DoH backs alcohol brands in plain packaging proposal
Alcohol brands could be rescued from the possibility of a plain packaging enforcement and marketing bans in the UK, after the Department of Health (DoH) told MPs there was "very limited" evidence to its effectiveness.
The possibility of enforcing plain packaging was first touted as part of an on-going inquiry into the government's alcohol strategy.
The DoH's written evidence submitted to the Commons Health Select Committee, which is running an inquiry on the Government’s alcohol strategy, said that plain packaging is "not an intervention widely used for alcohol and we are not aware of any research on this".
In May, the Advertising Association submitted its own evidence to the Committee, responding to suggestion of marketing bans on the alcohol industry, which said: "An advertising ban is not the solution to the complex problem of harmful alcohol consumption".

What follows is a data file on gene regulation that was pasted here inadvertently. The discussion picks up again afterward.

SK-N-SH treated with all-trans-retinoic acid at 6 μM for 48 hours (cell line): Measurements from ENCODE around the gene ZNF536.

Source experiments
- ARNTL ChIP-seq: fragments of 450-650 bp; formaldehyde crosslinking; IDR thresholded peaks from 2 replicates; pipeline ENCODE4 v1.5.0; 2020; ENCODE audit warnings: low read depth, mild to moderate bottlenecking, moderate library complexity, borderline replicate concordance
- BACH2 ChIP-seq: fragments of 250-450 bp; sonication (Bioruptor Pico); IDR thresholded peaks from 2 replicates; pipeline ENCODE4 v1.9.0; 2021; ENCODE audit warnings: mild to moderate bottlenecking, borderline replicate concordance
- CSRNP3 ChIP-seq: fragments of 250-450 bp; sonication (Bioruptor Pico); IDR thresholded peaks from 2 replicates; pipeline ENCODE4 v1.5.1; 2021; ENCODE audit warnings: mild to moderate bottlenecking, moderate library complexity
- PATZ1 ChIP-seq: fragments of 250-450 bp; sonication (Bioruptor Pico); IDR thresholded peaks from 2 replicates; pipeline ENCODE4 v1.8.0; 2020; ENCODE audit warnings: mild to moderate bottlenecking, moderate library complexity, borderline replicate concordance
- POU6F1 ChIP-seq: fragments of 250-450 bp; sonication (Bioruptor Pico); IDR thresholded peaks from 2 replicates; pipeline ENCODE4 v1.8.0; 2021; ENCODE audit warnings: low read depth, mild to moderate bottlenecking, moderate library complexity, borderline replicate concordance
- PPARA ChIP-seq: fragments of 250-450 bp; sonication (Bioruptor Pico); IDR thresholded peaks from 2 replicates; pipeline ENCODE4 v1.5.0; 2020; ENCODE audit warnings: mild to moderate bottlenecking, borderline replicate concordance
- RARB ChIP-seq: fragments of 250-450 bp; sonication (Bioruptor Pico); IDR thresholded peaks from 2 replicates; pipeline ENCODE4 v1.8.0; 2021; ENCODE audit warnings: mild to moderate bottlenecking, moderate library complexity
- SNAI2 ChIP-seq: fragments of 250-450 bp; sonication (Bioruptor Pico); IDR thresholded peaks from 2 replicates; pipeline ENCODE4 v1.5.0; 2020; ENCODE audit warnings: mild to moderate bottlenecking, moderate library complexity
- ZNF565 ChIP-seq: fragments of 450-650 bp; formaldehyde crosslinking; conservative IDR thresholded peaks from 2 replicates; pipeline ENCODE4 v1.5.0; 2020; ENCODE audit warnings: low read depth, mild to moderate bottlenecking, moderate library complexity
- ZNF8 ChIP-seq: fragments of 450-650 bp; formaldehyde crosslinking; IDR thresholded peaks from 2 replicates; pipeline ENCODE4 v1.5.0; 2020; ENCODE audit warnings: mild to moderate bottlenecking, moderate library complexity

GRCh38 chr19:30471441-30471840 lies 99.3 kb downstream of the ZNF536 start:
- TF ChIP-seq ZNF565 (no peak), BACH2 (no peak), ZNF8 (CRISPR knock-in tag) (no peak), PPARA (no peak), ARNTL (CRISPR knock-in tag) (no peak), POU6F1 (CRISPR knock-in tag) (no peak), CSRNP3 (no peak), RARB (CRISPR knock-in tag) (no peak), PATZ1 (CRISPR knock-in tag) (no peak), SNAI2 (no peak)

The DoH noted that some countries, such as Norway, had banned alcohol advertising altogether.
The department said: "France has banned TV and cinema advertising of alcohol, with controls on the content of advertising in other media. As we have noted already, evidence on the impact of such restrictions is very limited and it is very hard to show that they are proportionate."
The DoH said the current advertising rules are designed to "protect" young people and vulnerable groups, supported by "extensive scheduling restrictions" while ensuring that alcohol ads "do not reflect or encourage any antisocial or undesirable behaviours associated with alcohol misuse".
The possibility of plain packaging was announced by the Government earlier this year, coinciding with the launch the Responsible Marketing Pact, a set of voluntary standards for all marketing communications throughout the EU from AB InBev, Bacardi, Brown-Forman, Carlsberg, Diageo Heineken, Pernod Ricard and SABMiller.
The pact contains several goals intended to shield children from alcohol marketing.
Follow Loulla-Mae Eleftheriou-Smith on Twitter @loullamae_es
This article was first published on marketingmagazine.co.uk
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